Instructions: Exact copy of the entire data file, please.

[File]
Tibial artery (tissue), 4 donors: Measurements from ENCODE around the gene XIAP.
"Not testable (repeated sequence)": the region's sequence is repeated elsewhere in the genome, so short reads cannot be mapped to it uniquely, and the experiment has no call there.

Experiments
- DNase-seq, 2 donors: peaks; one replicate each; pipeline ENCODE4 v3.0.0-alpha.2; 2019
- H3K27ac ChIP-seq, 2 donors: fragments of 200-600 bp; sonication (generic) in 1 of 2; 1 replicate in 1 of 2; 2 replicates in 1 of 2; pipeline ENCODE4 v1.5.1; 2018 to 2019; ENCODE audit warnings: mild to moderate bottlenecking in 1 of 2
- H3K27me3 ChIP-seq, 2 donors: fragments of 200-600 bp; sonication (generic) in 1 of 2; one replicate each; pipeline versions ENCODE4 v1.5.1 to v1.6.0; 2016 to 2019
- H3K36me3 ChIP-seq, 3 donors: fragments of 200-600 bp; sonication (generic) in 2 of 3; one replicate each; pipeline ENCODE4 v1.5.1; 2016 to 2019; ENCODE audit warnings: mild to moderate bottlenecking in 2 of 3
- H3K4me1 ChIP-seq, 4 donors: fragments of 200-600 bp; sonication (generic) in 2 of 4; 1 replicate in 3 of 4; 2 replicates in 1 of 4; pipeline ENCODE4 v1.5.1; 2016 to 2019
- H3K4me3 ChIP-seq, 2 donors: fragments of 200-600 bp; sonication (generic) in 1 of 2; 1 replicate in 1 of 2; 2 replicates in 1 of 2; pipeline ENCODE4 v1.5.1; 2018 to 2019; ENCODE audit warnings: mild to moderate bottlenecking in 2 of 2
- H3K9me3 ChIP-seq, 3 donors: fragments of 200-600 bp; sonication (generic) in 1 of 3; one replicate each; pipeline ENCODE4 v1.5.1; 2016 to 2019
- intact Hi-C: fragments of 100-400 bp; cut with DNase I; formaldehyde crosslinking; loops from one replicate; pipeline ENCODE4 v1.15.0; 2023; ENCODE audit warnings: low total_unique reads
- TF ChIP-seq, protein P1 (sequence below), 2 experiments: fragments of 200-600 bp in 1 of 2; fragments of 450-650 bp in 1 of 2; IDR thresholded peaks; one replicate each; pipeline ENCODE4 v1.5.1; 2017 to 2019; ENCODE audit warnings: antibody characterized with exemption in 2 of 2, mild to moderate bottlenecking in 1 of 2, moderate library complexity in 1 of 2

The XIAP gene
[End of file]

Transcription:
Tibial artery (tissue), 4 donors: Measurements from ENCODE around the gene XIAP.
"Not testable (repeated sequence)": the region's sequence is repeated elsewhere in the genome, so short reads cannot be mapped to it uniquely, and the experiment has no call there.

Experiments
- DNase-seq, 2 donors: peaks; one replicate each; pipeline ENCODE4 v3.0.0-alpha.2; 2019
- H3K27ac ChIP-seq, 2 donors: fragments of 200-600 bp; sonication (generic) in 1 of 2; 1 replicate in 1 of 2; 2 replicates in 1 of 2; pipeline ENCODE4 v1.5.1; 2018 to 2019; ENCODE audit warnings: mild to moderate bottlenecking in 1 of 2
- H3K27me3 ChIP-seq, 2 donors: fragments of 200-600 bp; sonication (generic) in 1 of 2; one replicate each; pipeline versions ENCODE4 v1.5.1 to v1.6.0; 2016 to 2019
- H3K36me3 ChIP-seq, 3 donors: fragments of 200-600 bp; sonication (generic) in 2 of 3; one replicate each; pipeline ENCODE4 v1.5.1; 2016 to 2019; ENCODE audit warnings: mild to moderate bottlenecking in 2 of 3
- H3K4me1 ChIP-seq, 4 donors: fragments of 200-600 bp; sonication (generic) in 2 of 4; 1 replicate in 3 of 4; 2 replicates in 1 of 4; pipeline ENCODE4 v1.5.1; 2016 to 2019
- H3K4me3 ChIP-seq, 2 donors: fragments of 200-600 bp; sonication (generic) in 1 of 2; 1 replicate in 1 of 2; 2 replicates in 1 of 2; pipeline ENCODE4 v1.5.1; 2018 to 2019; ENCODE audit warnings: mild to moderate bottlenecking in 2 of 2
- H3K9me3 ChIP-seq, 3 donors: fragments of 200-600 bp; sonication (generic) in 1 of 3; one replicate each; pipeline ENCODE4 v1.5.1; 2016 to 2019
- intact Hi-C: fragments of 100-400 bp; cut with DNase I; formaldehyde crosslinking; loops from one replicate; pipeline ENCODE4 v1.15.0; 2023; ENCODE audit warnings: low total_unique reads
- TF ChIP-seq, protein P1 (sequence below), 2 experiments: fragments of 200-600 bp in 1 of 2; fragments of 450-650 bp in 1 of 2; IDR thresholded peaks; one replicate each; pipeline ENCODE4 v1.5.1; 2017 to 2019; ENCODE audit warnings: antibody characterized with exemption in 2 of 2, mild to moderate bottlenecking in 1 of 2, moderate library complexity in 1 of 2

The XIAP gene